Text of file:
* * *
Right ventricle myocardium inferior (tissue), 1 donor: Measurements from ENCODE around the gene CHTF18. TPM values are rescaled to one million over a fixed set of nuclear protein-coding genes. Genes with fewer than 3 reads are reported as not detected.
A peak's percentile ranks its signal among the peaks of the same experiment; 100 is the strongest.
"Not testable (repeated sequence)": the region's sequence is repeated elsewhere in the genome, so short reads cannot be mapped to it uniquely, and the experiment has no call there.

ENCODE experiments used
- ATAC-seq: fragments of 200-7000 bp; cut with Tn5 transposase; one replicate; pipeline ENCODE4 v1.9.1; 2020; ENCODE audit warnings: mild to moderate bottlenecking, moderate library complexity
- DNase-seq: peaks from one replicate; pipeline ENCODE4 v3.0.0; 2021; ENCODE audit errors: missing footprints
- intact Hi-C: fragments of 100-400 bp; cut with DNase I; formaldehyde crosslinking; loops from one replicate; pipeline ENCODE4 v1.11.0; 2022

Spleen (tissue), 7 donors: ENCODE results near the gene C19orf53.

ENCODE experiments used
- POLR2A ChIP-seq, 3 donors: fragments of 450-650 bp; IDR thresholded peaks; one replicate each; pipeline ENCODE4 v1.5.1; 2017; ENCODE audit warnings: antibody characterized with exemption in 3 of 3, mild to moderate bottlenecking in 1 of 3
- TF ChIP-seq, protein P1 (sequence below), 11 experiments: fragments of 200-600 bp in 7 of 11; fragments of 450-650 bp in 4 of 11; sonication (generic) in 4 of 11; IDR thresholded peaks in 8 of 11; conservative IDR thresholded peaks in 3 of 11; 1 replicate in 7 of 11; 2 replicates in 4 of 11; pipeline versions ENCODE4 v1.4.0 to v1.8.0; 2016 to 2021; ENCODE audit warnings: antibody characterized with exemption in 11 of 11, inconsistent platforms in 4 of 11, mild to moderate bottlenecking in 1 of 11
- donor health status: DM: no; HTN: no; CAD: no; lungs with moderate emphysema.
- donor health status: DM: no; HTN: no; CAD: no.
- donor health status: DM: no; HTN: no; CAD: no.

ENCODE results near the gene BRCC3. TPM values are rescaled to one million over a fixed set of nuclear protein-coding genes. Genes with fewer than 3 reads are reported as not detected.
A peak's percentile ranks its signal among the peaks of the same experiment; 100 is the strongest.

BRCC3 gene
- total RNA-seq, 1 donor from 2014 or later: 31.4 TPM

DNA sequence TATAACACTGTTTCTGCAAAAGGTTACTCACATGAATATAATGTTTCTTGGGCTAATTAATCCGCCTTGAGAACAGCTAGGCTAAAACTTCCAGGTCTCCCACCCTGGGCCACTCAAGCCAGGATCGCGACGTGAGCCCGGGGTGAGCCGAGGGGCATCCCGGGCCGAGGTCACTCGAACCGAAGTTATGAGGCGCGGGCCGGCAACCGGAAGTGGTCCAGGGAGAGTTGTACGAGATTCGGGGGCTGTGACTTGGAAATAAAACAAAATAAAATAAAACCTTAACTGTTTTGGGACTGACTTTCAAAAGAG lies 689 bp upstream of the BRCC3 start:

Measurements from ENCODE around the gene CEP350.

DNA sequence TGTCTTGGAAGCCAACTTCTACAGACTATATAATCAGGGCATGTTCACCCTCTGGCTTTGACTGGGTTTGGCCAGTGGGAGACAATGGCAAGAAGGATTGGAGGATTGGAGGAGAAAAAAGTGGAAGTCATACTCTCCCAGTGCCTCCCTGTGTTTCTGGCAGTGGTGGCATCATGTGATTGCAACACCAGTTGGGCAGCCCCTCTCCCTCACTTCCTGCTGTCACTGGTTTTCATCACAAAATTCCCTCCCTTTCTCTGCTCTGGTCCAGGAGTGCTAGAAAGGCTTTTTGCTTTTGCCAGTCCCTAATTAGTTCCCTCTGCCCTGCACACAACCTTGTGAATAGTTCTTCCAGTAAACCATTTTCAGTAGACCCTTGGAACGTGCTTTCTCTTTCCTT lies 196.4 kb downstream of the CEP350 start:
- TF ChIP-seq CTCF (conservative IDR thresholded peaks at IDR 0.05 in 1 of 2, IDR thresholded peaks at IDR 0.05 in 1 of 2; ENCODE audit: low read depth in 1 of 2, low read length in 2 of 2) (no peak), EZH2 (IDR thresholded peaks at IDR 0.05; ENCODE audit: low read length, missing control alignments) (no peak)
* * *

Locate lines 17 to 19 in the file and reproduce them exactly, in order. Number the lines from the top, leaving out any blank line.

BRCC3 gene
- total RNA-seq, 1 donor from 2014 or later: 31.4 TPM

DNA sequence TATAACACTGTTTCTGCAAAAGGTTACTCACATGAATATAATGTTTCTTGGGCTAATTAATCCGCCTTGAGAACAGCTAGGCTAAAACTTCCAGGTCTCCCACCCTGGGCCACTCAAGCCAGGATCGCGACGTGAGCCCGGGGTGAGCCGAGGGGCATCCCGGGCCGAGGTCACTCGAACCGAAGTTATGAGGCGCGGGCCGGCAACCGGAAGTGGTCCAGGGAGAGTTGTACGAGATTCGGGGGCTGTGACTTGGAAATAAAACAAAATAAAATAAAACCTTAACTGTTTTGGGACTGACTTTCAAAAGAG lies 689 bp upstream of the BRCC3 start: